Chinese Medicine: Some Foods for Summer

By | August 8, 2018

Chinese Medicine: Some Foods for Summer

Lois Denmark, DACM, L. Ac., Dipl.OM (NCCAOM) ,Theory Department Chair, ESATM

The Wu Xing or Five Phases includes the five seasons: Spring, Summer, Late Summer, Autumn and Fall.

Summer Season corresponds to the Fire Element and Late Summer corresponds to the Earth Element.

Summer is the season when both Qi & Blood move vigorously throughout the body and over exposure to external heat can result in diarrhea or Sunstroke.

Fruits and vegetables provide a source of fluids and promote digestion.

Foods that keep the body cool include: Cucumber, Mung Beans, Lotus Root or Leaf; Watermelon, Bitter Melon, Coix (Job’s Tears)

 

Bitter Melon: Ku Gua, Momordica charantia

Bitter, Cold

Stomach, Heart, Liver

Clears Heat, Alleviates thirst

Summerheat or Warm Disease

Seeds are used to topically to treat sores that are slow to heal and swellings from sprains and fractures.   Avoid if trying to conceive.

 

 

Cucumber: Huang Gua, Cucumis sativus

Sweet, Cold

Nourishes Stomach and Urinary Bladder

Clears Heat, Eliminates Toxins, Alleviates Thirst, Promotes Urination, Reduces Edema

Can be applied externally to soothe red, swollen dry eyes; regenerates the skin and heals sunburn.

 

Mung Beans: Lu Dou, Phaseoli radiate Semen

Sweet & Cold

Nourishes Heart & Stomach

Clears Heat from the exterior of the body; Dispels Summer Heat; Alleviates Thirst

Targets some Skin Disorders & Relieves Toxicity

Helps to reduce ‘blood fat’ (triglycerides)and renew blood vessels

Caution: Spleen Qi Vacuity type Diarrhea (chronic loose or watery diarrhea, reduced appetite, abdominal distention after a meal)

 

Sweet Soup with Mung Beans & Job’s Tears (Aileen Yeoh, The Tao of Eating and Healing)

This sweet soup is traditionally given to Chinese children during the hot summer months when they suffer from sunburn, sores and boils. It is also good for adults with acne caused by the sun.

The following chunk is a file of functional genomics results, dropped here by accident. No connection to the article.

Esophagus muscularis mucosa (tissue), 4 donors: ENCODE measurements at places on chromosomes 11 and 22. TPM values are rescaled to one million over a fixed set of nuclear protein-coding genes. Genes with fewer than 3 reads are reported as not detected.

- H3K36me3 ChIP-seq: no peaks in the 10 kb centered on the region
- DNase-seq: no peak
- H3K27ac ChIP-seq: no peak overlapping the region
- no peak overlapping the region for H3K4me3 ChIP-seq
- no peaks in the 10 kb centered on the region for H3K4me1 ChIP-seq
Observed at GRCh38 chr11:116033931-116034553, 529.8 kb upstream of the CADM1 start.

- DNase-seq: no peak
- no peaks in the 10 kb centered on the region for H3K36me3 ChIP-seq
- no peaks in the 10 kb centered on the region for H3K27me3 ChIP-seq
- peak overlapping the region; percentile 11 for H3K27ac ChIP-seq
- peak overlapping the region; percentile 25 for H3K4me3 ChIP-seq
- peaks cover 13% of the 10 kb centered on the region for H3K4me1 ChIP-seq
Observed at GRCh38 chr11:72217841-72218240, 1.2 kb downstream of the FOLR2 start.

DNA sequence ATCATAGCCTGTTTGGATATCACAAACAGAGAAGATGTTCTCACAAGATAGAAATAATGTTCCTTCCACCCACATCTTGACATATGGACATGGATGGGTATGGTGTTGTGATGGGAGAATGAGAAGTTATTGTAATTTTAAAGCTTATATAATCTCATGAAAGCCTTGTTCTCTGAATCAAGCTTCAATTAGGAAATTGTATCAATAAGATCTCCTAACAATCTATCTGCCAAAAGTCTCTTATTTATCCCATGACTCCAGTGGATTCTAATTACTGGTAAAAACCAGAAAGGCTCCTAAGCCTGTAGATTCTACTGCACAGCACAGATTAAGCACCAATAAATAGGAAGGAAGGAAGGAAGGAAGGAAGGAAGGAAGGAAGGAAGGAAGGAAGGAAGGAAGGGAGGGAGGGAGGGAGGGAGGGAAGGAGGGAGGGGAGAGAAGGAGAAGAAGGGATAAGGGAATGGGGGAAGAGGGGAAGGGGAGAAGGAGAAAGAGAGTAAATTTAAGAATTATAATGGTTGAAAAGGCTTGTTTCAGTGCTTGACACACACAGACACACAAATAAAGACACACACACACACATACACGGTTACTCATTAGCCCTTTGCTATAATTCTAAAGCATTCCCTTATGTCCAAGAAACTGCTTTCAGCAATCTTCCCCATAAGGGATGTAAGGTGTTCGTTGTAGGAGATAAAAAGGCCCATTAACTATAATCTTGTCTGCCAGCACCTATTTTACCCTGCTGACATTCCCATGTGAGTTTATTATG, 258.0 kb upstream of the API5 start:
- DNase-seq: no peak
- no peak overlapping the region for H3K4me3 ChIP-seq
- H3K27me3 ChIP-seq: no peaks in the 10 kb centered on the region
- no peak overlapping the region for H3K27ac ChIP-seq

1 oz (25g) Mung Beans

1 oz (25g) Job’s Tears

tiny pinch Sea Salt

Barley Malt (Yi Tang) Extract

  1. Wash the beans and soak them overnight.
  2. The next day, wash Job’s Tears, add them and plenty of water to the mung beans and boil until the beans are soft.
  3. Add a pinch of Sea Salt and simmer for another 15 minutes
  4. Sweeten the soup with Barley Malt Extract and serve

Note: Thinner soup is ‘cooler’ than thicker soup

 

Sweet Soup with Mung Beans & Fresh Lotus Leaf (Aileen Yeoh, The Tao of Eating and Healing)

This sweet soup is good for children and adults with prickly heat or heat rash:

1 oz (25g) Mung Beans

1 Fresh Lotus Leaf

pinch Sea Salt

Barley Malt Extract

  1. Wash the beans and soak them overnight.
  2. The next day, boil them in their soaking water with the lotus leaf until the beans are soft
  3. Add a pinch of Sea Salt and simmer for another 15 minutes
  4. Sweeten the soup with Barley Malt Extract and serve

Note: If fresh lotus leaf is not available, use dried lotus leaf or dried lotus petals (available from a Chinese herbalist)

 

Lotus Leaf: He Ye, Nelumbinus Folium

Bitter, Slightly Sweet, Neutral

Heart, Liver, Spleen

Clears Heat, Resolves Summer Heat, Raises Clear Yang, Stops Bleeding

 

 

 

 

Watermelon: Xi Gua, Citrulli Fructus, Citrullus lanatus

Sweet and Cold

Nourishes: Heart, Stomach and Urinary Bladder

Clears Summer Heat, Alleviates Restlessness, Relieves Thirst, Promotes Urination

Caution: Diabetics should limit or avoid; additional caution for Spleen Qi Vacuity type Diarrhea

 

 

References:

Lu, Henry. Chinese Herbs with Common Foods: Recipes for Health and Healing. Kodansha International 1997.

Pitchford, Paul. Healing with Whole Foods Asian Traditions and Modern Nutrition. 2002. North Atlantic Books.

Yuan Wang, W Sheir, M Ono. Ancient Wisdom, Modern Kitchen. DaCapo Press. 2010.

Yeoh, Aileen. Longevity, The Tao of Eating and Healing. Marshall Cavendish International. 2004

Illustrations:

Bitter Melon: supplements-score-card.com

Cucumber: organicfacts.net

Mung Beans: lepetitoeuf.com

Lotus Leaf: treknature.com

Watermelon: medicalnewstoday.com

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